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Buru babirusa

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Title: Buru babirusa  
Author: World Heritage Encyclopedia
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Subject: Pigs, Lisela people, Ambelau people, Ambelau, Buru people
Collection: Animals Described in 1758, Endemic Fauna of Indonesia, Mammals of Indonesia, Pigs
Publisher: World Heritage Encyclopedia

Buru babirusa

Buru Babirusa[1]
Conservation status
Scientific classification
Kingdom: Animalia
Phylum: Chordata
Class: Mammalia
Order: Artiodactyla
Family: Suidae
Genus: Babyrousa
Species: B. babyrussa
Binomial name
Babyrousa babyrussa
(Linnaeus, 1758)
Range (in brown)

The Buru babirusa (Babyrousa babyrussa), also known as the Moluccan babirusa, golden babirusa or hairy babirusa, is a wild pig-like animal native to the island of Buru and the two Sula Islands of Mangole and Taliabu, all belonging to Indonesia. Traditionally, this relatively small species included the other babirusas as subspecies, but it has been recommended treating them as separate species based on differences in their morphology.[2] As also suggested by its alternative common names, the Buru Babirusa has relatively long thick, gold-brown body-hair – a feature not shared by the other extant babirusas.[3][4][5]

In absence of detailed data on B. babyrussa, it is generally assumed that its habitat and ecology are similar to that of B. celebensis (north Sulawesi babirusa). Furthermore, as all babirusas were considered conspecific under the scientific name B. babyrussa until 2001, data collected before that is consistently listed under the name B. babyrussa, though the vast majority actually refers to B. celebensis (by far the best known species of babirusa). Babyrusas tend to occupy tropical rainforests, river banks and various natural ponds rich in water plants. They are omnivorous and feed on various leaves, roots, fruits, invertebrates and small vertebrates. Their jaws and teeth are strong enough to crack any kind of nuts. Babirusas lack the rostral bone in their nose, which is a tool used by other wild pigs for digging. Therefore, they prefer feeding on roots in soft muddy or sandy soils. Cannibalism was reported among babirusas, feeding on the young of their own or other mammals.[6] North Sulawesi babirusas form groups with up to a dozen of individuals, especially when raising the young. Older males might live individually.[2]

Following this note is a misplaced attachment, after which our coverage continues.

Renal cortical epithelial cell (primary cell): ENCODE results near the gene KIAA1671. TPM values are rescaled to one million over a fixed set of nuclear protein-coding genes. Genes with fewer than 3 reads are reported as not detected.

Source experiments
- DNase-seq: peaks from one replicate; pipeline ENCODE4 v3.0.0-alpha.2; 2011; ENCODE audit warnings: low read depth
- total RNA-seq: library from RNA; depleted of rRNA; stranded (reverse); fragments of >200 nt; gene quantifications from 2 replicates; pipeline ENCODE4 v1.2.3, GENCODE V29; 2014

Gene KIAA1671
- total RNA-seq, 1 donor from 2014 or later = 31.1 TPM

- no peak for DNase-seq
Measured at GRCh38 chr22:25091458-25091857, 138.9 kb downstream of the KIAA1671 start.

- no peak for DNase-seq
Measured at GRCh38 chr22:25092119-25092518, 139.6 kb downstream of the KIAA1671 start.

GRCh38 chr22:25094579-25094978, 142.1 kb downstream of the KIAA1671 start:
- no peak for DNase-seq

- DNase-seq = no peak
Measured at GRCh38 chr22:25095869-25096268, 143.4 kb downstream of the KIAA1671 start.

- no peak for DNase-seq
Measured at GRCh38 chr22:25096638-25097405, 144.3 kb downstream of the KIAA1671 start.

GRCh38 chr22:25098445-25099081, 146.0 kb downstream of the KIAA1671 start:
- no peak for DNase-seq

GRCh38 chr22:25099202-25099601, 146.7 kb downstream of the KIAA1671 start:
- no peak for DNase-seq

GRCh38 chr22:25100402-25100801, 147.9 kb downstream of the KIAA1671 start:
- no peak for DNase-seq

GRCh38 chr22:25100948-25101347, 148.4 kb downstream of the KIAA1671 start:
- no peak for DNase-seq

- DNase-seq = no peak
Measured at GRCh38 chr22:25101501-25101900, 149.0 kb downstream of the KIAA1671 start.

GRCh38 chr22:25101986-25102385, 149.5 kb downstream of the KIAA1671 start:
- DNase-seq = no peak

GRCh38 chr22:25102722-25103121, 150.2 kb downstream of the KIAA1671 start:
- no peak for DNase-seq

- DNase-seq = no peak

The north Sulawesi babirusa reach sexual maturity when they are 5–10 months old. Their estrous cycle is 28–42 days, and the gestation period lasts 150–157 days. The females have two rows of tits and thus bring 1–2 piglets weighing 380–1050 grams and measuring 15–20 cm, and milk them until the age of 6–8 months. The lifespan is about 24 years.[6][7]

The restricted habitat of the Buru babirusa, with the total area within 20,000 km², and its gradual loss due to logging persuaded the International Union for Conservation of Nature to declare the species as vulnerable. Hunting by the local population is another cause of concern. Whereas it is unpopular among Muslim communities for religious reasons, it is widely hunted by the indigenous people of Buru, which are predominantly Christian. The meat of Buru babirusa has low fat (only 1.27% compared to 5–15% for domestic pigs) and is regarded as a delicacy. It is also preferred by the locals to the meat of other wild pigs or deer in terms of texture and flavor.[2][6][8] The establishment of two protected areas on Buru, Gunung Kapalat Mada (1,380 km²) and Waeapo (50 km²), partly aim at preserving the habitat of the Buru babirusa.[9] This species also enjoys full protection under Indonesian law since 1931.[2]


  1. ^  
  2. ^ a b c d e Leus, K. & Oliver, W. (2008). Babyrousa babyrussa. In: IUCN 2008. IUCN Red List of Threatened Species. Retrieved 15 November 2008. Listed as Vulnerable B1ab(iii).
  3. ^ Meijaard, E. and Groves, C. P. (2002). Upgrading three subspecies of Babirusa (Babyrousa sp.) to full species level. IUCN/SSC Pigs, Peccaries, and Hippos Specialist Group (PPHSG) Newsletter 2(2): 33-39.
  4. ^ Meijaard, E., J. P. d'Huart, and W. L. R. Oliver (2011). Babirusa (Babyrousa). Pp. 274–276 in: Wilson, D. E., and R. A. Mittermeier, eds. (2011). Handbook of the Mammals of the World. Vol. 2, Hoofed Mammals. ISBN 978-84-96553-77-4
  5. ^ Nash, D. (May 22, 2010). A close-up look at a Hairy babirusa. Scienceblogs. Accessed May 1, 2012
  6. ^ a b c Bambang Pontjo Priosoeryanto Proceeding of the Mini Workshop Southeast Asia Germany Alumni Network (SEAG) "Empowering of Society through the Animal Health and Production Activities with the Appreciation to the Indigenous Knowledge": May 3rd – 5, 2007, Manado – Indonesia, ISBN 3-89958-389-2 pp. 83–92
  7. ^ Asdell's patterns of mammalian reproduction: a compendium of species-specific data, Cornell University Press, 1993, ISBN 0-8014-1753-8 pp. 377–380
  8. ^ Barbara Dix Grimes. "Mapping Buru ..." (PDF). Australian National University. 
  9. ^ "Buru rain forests". Terrestrial Ecoregions. World Wildlife Fund. 
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